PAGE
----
By the 19th century, the moral justification of slavery was in retreat, though its practice continued in the United States and elsewhere. The first official papal condemnation came in an encyclical by Gregory XVI in 1863. He said the faithful should be “dissuaded” from the “inhuman traffic” in “blacks or any other kind of persons.”

The pope did not explain why it took so long for the church take a stand, nor did he ground the condemnation on the natural law or the liberating message of the Gospel. Some quibbling followed. John England, bishop of Georgia and the Carolinas and the leading prelate in the U.S., argued that the pope spoke only against the international slave trade, not against slavery itself.

Nevertheless, the handwriting was on the wall. By the 20th century there was no more arguing. The Second Vatican Council listed slavery as “especially contrary to the honor of the creator.”

It was left to Pope John Paul II to put a stamp of finality on the discussion. In his 1993 encyclical Veritatis Splendor, he spoke of certain acts that are incapable of being ordered to God, that are always and everywhere intrinsically evil. Among these he listed slavery along with genocide, homicide and abortion. There can never, ever, said the pope, be an excuse for such actions.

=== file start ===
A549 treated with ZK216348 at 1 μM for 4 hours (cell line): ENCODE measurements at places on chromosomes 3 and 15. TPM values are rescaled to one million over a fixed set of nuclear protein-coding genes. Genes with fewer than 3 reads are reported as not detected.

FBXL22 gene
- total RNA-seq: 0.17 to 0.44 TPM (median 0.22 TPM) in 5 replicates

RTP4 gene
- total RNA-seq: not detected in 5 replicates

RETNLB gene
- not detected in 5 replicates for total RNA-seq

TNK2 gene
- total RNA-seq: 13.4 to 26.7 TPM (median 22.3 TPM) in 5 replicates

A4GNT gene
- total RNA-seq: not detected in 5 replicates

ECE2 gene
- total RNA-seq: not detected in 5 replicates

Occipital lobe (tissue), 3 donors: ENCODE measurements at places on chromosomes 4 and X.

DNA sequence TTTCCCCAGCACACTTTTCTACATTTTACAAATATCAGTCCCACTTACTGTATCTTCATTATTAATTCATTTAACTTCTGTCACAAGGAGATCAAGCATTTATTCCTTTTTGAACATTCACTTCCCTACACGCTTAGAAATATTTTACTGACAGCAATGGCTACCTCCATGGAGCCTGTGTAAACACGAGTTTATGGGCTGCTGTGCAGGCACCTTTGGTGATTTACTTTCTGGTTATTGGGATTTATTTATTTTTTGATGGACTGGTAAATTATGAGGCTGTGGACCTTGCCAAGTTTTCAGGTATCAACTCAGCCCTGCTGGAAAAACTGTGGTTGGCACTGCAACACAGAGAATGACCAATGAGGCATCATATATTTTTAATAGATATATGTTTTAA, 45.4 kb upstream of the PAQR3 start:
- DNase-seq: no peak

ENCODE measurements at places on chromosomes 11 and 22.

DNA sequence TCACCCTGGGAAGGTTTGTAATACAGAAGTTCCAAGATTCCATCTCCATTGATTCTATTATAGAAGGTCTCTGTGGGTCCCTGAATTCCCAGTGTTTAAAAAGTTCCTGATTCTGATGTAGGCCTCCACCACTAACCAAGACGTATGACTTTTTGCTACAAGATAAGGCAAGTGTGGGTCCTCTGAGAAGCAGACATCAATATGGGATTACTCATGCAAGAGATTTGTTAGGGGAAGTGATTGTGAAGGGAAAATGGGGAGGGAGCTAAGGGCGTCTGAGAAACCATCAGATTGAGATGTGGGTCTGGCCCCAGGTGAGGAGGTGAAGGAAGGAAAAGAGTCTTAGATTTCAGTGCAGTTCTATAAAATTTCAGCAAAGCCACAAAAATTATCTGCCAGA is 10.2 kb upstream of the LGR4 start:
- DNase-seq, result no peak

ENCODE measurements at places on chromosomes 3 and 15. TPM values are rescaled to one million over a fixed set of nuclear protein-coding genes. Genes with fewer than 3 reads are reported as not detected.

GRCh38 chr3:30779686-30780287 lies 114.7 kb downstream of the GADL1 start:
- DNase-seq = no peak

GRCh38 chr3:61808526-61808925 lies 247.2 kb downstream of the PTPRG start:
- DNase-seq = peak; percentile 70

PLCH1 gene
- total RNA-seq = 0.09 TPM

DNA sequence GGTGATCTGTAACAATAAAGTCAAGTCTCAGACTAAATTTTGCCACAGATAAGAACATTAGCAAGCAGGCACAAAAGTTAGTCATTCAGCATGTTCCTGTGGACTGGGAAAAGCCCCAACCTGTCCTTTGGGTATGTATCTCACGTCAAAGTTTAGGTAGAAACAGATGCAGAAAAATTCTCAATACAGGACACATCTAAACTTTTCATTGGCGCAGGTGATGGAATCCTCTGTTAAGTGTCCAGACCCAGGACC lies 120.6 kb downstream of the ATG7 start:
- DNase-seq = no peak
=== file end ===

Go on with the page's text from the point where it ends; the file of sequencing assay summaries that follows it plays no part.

So what has all this got to do with dissent? I think slavery illustrates clearly that something gravely evil can for long periods of time be viewed as not at all evil by the leaders, the experts and vast numbers of the laity. This blindness to slavery persisted age after age for some 1,800 years.

How can it be that something so obvious to us -- the evil in essentially denying basic rights to another human being -- was perceived as not evil at all or only dimly so for such a period?

Noonan says part of the answer may be that the leading Christians -- popes, bishops, theologians -- had little or no personal experience with slavery. They did not see first-hand how it degraded and crippled the human body and spirit.

Of course no one asked the slaves what they thought. So the leaders wrote and spoke about slavery rationally and from above, fashioning horrible accommodations that made sense only when presented at a safe distance from real life. The history of slavery tells us that there was something essential in the Gospel message that had to be teased out, its implications drawn out slowly over a long time and with great difficulty.